iii. By Jeremiah’s day Shiloh had been in ruins for a long time, and it showed that hosting the house of God or the ark of the covenant did not mean that judgment was impossible. As it came to Shiloh, it could come to an unrepentant Jerusalem.

iv. “The archaeological evidence shows that Shiloh was destroyed twice over – once by the Philistines and once when the Assyrians carried the northern tribes into captivity. When Jeremiah told the people to go to Shiloh he was telling them to go to the place where God is not.” (Ryken)

b. I spoke to you, rising up early and speaking, but you did not hear, and I called you, but you did not answer: Judah’s greatest sin was ignoring the word of God so plainly and persistently brought to them. This made them without excuse.

c. Therefore I will do to the house which is called by My name, in which you trust…as I have done to Shiloh: God promised to bring the same judgment to Jerusalem that came upon Shiloh.

i. God used Shiloh as a lesson. “Go to Shiloh,” He says. “Look what happened to a place of spiritual privilege and glory when they forgot about Me. The same will happen to you if you do not turn again to Me.” Many cities are filled with empty and decrepit old churches; these are like Shiloh – places where God was once worshipped and honored, but no more.

ii. The lesson should be sealed in our heart: no matter how much spiritual progress, or privilege, or glory one might have, it can all be turned to nothing if we stop listening to God and cultivating our relationship with Him.

B. The price of provoking the Lord God.

1. (Jer 7:16-19) Don’t pray for those who provoke the anger of the Lord.

"Therefore do not pray for this people, nor lift up a cry or prayer for them, nor make intercession to Me; for I will not hear you. Do you not see what they do in the cities of Judah and in the streets of Jerusalem? The children gather wood, the fathers kindle the fire, and the women knead dough, to make cakes for the queen of heaven; and they pour out drink offerings to other gods, that they may provoke Me to anger. Do they provoke Me to anger?" says the Lord. "Do they not provoke themselves, to the shame of their own faces?"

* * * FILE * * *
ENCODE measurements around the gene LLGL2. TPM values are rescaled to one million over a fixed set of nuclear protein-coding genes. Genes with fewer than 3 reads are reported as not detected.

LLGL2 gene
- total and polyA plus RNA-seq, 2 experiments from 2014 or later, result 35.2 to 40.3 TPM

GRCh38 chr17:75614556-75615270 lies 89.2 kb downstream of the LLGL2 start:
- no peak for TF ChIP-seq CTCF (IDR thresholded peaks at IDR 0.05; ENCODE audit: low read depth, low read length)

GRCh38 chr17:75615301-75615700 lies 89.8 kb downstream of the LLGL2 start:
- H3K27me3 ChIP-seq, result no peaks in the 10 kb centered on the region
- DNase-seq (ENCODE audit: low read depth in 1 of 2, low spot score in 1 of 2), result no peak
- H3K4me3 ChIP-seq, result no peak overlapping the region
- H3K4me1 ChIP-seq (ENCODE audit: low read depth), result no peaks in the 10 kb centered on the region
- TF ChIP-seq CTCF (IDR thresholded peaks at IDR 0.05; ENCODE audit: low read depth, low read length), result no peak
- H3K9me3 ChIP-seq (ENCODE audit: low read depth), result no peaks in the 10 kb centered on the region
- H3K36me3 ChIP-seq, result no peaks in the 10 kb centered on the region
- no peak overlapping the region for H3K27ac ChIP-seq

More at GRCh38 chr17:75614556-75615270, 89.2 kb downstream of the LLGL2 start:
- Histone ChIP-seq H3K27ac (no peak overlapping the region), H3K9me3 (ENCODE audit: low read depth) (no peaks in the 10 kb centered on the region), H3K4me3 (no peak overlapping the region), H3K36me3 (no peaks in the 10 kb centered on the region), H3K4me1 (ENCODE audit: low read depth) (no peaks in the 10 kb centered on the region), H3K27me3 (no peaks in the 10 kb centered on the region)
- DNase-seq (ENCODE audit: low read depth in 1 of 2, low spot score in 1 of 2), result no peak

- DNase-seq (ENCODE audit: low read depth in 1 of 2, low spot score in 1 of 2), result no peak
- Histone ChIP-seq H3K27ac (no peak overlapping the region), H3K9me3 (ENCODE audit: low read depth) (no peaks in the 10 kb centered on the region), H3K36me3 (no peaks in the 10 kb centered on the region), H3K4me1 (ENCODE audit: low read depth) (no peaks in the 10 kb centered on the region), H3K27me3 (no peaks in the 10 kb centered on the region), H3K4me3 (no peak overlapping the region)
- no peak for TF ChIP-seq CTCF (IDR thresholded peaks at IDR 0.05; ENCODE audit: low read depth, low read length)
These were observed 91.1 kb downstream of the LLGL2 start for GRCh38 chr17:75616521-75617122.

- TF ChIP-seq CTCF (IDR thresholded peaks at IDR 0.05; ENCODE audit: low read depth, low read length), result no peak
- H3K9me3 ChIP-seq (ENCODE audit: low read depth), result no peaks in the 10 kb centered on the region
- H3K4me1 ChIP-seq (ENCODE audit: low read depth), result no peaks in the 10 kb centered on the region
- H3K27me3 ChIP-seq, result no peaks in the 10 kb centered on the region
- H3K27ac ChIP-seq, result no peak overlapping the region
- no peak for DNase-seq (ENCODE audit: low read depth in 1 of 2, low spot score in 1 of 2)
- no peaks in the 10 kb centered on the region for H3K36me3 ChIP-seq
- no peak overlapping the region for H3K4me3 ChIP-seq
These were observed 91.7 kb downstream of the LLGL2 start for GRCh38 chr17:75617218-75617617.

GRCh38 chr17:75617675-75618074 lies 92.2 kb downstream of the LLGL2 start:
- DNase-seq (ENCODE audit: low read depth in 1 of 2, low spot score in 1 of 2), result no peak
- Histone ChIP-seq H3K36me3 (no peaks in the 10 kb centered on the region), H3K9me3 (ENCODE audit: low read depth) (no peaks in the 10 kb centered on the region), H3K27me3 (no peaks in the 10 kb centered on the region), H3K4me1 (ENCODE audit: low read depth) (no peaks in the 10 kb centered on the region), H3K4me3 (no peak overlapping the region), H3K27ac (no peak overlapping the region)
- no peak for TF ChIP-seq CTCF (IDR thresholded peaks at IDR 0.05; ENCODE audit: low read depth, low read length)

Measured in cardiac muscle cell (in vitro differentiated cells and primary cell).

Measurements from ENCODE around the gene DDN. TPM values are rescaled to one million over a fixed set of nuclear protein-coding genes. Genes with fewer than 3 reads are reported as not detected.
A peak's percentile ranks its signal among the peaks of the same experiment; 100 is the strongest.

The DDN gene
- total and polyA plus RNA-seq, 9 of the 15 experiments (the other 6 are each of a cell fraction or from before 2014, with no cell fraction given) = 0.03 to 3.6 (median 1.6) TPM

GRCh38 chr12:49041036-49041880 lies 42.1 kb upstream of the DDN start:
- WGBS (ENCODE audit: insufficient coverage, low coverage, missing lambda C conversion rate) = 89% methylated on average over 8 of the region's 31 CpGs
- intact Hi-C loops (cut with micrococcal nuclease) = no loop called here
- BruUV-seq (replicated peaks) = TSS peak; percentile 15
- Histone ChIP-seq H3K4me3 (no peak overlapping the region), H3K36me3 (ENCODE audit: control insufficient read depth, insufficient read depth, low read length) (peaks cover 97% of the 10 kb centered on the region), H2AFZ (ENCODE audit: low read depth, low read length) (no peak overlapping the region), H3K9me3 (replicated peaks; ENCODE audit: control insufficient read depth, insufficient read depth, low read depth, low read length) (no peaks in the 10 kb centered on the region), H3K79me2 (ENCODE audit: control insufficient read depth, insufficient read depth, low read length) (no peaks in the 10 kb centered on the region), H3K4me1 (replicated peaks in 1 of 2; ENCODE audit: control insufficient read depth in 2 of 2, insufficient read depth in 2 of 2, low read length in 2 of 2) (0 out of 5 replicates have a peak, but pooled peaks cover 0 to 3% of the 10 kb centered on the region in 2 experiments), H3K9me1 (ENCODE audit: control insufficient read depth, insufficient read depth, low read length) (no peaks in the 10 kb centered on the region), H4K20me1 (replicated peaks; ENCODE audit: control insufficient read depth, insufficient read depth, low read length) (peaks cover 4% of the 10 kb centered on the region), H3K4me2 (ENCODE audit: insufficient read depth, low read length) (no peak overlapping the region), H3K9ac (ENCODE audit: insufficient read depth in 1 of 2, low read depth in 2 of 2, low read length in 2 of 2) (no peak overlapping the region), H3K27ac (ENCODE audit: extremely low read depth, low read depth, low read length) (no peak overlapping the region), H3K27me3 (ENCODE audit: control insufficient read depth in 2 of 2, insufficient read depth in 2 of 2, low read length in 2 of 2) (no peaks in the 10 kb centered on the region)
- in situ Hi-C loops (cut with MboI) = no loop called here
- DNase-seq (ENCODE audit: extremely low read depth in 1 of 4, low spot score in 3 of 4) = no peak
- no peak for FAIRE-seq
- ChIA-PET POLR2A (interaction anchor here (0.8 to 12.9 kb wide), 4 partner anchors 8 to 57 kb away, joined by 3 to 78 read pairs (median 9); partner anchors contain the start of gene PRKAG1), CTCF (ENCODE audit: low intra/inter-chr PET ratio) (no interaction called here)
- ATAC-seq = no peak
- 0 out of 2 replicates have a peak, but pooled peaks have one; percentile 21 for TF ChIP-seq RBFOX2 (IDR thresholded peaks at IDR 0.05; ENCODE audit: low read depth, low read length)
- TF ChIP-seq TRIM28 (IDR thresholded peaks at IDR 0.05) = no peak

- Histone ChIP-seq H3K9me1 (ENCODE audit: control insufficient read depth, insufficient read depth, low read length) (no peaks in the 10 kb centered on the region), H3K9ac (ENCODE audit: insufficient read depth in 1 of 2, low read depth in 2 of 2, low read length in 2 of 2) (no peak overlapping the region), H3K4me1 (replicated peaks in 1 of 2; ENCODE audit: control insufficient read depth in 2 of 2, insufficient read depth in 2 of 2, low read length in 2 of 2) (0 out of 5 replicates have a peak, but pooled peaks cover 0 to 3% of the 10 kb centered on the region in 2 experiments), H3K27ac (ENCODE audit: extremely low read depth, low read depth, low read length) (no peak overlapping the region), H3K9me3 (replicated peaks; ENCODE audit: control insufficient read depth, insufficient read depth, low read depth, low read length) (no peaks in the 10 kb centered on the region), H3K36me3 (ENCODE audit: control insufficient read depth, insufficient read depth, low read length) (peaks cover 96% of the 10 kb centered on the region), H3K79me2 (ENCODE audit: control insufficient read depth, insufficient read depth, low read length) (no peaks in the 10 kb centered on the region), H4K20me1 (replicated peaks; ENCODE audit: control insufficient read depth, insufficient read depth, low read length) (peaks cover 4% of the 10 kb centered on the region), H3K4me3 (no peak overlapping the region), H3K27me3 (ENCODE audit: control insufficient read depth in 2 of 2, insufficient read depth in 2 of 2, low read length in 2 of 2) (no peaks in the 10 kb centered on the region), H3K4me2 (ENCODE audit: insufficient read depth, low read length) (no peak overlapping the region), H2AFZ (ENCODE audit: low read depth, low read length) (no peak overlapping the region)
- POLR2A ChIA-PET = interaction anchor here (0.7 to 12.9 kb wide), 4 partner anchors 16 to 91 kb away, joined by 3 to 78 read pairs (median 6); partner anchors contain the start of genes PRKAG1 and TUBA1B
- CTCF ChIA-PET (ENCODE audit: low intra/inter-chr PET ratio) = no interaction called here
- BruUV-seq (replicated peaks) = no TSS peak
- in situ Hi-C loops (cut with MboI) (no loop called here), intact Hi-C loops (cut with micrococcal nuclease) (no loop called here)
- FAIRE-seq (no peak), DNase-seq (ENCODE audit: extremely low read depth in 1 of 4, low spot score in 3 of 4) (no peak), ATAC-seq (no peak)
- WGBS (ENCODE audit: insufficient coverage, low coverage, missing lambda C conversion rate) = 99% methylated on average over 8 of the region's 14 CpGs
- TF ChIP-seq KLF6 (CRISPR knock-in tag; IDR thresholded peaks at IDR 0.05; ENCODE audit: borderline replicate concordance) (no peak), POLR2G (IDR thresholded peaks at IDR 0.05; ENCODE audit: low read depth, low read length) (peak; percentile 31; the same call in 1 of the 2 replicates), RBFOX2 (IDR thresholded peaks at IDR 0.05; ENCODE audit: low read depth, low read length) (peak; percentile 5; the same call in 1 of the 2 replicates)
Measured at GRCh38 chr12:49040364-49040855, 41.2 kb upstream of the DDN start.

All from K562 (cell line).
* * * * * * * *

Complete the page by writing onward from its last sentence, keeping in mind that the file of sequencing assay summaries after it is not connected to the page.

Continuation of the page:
a. Therefore do not pray for this people: It would seem that the sermon at the temple gates was finished, and now God spoke to Jeremiah about the hardened people. They were past prayer; God simply told Jeremiah, for I will not hear you.

i. It is significant that God had to tell Jeremiah not to pray; the assumption is that he would pray and that God had to tell him not to. Yet, “Their day of grace is past, their sins are full, the decree is now gone forth, and it is irreversible, therefore pray not for this deplored people.” (Trapp)

ii. There is something along these lines in the New Testament, at 1 John 5:14-16, where John explained that there are some people – at least in theory – who are beyond prayer, and therefore prayer should not be made for them.

iii. “They have filled up the measure of their iniquity, and they must become examples of my justice. How terrible must the state of that place be, where God refuses to pour out the spirit of supplication on his ministers and people in its behalf!” (Clarke)

b. The children gather wood, the fathers kindle the fire, and the women knead dough, to make cakes for the queen of heaven: The idolatry of Judah and Jerusalem was a family affair. Each member of the family had their own role to play in honoring pagan gods such as the queen of heaven.